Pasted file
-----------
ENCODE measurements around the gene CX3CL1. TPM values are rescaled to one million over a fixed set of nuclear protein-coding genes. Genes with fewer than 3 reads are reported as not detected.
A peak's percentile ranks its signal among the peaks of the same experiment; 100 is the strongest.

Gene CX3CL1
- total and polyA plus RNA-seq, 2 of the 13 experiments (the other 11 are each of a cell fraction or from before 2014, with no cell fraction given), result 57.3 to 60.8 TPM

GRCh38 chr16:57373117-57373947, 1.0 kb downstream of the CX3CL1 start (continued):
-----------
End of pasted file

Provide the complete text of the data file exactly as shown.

ENCODE measurements around the gene CX3CL1. TPM values are rescaled to one million over a fixed set of nuclear protein-coding genes. Genes with fewer than 3 reads are reported as not detected.
A peak's percentile ranks its signal among the peaks of the same experiment; 100 is the strongest.

Gene CX3CL1
- total and polyA plus RNA-seq, 2 of the 13 experiments (the other 11 are each of a cell fraction or from before 2014, with no cell fraction given), result 57.3 to 60.8 TPM

GRCh38 chr16:57373117-57373947, 1.0 kb downstream of the CX3CL1 start (continued):